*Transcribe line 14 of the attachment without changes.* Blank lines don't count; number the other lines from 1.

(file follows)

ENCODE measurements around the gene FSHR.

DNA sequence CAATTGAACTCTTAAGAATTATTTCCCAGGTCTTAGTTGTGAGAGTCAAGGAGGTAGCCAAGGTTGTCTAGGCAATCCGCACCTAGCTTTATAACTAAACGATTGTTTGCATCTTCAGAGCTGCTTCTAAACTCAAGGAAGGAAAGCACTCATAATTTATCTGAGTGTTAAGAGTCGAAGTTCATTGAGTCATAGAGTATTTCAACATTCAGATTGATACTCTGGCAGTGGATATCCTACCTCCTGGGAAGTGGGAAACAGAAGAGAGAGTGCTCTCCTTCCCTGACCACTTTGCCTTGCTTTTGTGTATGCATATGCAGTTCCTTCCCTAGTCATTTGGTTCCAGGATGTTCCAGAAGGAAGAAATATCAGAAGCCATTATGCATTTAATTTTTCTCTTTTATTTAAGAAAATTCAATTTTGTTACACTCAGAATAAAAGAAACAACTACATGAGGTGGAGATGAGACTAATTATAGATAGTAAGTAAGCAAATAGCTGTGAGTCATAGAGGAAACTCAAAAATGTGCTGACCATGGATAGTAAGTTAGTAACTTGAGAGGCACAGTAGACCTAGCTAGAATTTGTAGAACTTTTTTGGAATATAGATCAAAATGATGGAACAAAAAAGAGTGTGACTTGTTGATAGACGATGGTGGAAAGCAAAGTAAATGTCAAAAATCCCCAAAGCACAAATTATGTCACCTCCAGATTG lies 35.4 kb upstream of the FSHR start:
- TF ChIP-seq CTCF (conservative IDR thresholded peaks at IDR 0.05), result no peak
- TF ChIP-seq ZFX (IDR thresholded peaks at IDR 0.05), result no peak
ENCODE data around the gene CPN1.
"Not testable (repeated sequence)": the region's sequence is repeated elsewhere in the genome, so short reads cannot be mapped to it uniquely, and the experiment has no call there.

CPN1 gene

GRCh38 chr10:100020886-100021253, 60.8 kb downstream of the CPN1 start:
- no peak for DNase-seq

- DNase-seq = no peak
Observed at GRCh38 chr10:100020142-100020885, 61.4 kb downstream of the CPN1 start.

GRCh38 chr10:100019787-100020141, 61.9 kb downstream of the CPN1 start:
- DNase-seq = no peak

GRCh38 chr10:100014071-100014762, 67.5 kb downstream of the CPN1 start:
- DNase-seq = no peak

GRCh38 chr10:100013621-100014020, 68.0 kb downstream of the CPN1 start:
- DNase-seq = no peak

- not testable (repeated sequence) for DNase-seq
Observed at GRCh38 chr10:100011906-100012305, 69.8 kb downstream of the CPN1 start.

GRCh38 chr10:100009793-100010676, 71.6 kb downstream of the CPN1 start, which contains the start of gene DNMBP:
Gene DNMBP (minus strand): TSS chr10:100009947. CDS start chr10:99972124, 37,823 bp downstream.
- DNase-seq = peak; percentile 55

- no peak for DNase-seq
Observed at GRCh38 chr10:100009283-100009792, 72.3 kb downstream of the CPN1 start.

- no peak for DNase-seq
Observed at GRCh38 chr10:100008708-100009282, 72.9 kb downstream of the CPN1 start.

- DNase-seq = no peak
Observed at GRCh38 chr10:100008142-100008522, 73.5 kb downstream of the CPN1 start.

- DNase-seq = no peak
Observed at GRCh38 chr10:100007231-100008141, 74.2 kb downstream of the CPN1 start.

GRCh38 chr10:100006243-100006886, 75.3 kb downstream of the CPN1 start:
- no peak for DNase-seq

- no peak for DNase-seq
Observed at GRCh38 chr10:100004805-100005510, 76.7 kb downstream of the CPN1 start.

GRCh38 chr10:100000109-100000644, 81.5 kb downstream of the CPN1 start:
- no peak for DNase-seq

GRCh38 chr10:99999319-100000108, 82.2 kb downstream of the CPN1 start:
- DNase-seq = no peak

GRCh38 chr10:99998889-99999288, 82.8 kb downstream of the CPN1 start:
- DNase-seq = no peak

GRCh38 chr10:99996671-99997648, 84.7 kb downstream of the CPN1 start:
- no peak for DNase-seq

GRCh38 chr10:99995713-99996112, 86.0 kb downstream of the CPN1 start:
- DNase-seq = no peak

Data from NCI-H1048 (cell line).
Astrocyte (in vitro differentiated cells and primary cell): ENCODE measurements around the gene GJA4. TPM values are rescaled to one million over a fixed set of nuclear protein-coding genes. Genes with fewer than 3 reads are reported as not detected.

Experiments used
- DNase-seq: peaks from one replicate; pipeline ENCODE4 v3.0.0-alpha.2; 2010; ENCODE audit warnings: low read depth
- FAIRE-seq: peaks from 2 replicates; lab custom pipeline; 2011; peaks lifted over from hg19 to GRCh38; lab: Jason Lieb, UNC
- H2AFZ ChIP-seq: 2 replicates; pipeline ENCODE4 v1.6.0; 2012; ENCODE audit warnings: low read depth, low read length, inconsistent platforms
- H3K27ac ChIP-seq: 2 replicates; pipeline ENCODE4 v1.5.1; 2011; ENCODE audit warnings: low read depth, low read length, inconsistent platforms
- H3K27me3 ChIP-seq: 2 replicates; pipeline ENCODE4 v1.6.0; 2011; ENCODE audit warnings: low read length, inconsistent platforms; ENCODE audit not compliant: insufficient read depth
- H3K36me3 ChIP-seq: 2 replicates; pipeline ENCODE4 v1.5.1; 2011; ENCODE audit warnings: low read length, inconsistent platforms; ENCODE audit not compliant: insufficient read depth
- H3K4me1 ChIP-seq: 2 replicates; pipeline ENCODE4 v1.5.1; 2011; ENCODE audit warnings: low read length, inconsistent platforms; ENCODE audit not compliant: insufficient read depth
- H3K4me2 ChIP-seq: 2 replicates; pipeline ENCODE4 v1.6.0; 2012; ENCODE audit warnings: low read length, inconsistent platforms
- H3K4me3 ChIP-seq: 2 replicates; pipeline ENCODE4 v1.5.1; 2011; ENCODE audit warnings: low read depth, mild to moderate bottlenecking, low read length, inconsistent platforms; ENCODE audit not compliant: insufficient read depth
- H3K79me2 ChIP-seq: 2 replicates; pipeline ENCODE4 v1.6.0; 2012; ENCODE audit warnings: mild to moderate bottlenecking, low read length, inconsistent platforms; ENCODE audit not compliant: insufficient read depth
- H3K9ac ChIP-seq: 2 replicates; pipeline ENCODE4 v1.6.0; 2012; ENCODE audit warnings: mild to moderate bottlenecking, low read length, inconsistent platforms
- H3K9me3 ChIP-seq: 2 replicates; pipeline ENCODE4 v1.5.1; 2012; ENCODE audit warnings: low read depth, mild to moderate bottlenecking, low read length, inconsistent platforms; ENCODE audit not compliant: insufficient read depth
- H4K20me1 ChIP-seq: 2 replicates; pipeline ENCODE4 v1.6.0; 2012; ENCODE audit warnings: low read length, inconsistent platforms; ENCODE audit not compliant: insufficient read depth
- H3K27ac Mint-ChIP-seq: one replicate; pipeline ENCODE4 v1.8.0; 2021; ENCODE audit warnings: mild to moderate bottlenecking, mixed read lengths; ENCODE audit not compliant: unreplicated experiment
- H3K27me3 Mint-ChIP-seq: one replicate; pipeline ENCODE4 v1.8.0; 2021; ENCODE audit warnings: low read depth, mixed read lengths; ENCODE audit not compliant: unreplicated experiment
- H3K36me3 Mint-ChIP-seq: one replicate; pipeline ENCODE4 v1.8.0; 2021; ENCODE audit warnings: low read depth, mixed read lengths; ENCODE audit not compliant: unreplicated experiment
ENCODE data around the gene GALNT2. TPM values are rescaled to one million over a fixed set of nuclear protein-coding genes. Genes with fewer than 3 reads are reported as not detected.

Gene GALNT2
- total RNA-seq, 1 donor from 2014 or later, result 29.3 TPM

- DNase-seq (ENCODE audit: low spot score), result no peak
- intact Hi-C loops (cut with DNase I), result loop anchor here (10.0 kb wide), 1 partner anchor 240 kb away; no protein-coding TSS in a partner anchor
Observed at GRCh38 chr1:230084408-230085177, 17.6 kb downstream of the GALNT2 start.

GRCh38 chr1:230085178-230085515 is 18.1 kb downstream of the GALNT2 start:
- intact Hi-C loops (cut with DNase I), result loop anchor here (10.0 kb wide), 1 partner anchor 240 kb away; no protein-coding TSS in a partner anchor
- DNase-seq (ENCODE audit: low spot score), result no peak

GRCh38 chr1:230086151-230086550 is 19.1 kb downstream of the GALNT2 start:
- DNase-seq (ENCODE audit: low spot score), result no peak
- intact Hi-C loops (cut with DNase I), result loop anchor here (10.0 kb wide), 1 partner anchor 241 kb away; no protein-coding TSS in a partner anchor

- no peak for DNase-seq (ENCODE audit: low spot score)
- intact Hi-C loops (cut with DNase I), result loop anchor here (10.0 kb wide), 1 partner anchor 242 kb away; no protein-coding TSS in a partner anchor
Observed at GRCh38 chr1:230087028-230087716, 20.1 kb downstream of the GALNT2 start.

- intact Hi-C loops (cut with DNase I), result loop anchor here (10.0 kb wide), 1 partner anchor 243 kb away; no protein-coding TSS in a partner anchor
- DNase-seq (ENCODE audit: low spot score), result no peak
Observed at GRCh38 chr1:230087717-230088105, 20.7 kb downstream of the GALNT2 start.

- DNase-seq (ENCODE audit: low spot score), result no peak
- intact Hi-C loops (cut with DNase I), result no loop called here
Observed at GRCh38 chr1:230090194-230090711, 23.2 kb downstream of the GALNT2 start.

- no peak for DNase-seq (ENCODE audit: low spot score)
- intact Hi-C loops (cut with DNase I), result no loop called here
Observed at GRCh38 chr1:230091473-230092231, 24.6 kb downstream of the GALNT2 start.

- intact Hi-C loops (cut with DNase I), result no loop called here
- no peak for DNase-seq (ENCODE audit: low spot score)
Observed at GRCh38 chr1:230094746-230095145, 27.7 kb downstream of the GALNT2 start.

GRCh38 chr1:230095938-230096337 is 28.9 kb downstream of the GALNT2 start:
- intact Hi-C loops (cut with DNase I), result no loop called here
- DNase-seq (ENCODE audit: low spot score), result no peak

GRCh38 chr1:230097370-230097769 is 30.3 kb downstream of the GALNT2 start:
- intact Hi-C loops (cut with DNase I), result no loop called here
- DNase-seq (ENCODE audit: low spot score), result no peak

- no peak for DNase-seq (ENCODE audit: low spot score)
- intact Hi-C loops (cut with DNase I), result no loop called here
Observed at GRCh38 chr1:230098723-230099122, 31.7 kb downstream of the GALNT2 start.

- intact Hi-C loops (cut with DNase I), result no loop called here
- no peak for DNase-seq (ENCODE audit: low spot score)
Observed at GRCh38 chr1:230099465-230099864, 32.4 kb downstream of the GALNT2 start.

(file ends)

GRCh38 chr10:100014071-100014762, 67.5 kb downstream of the CPN1 start: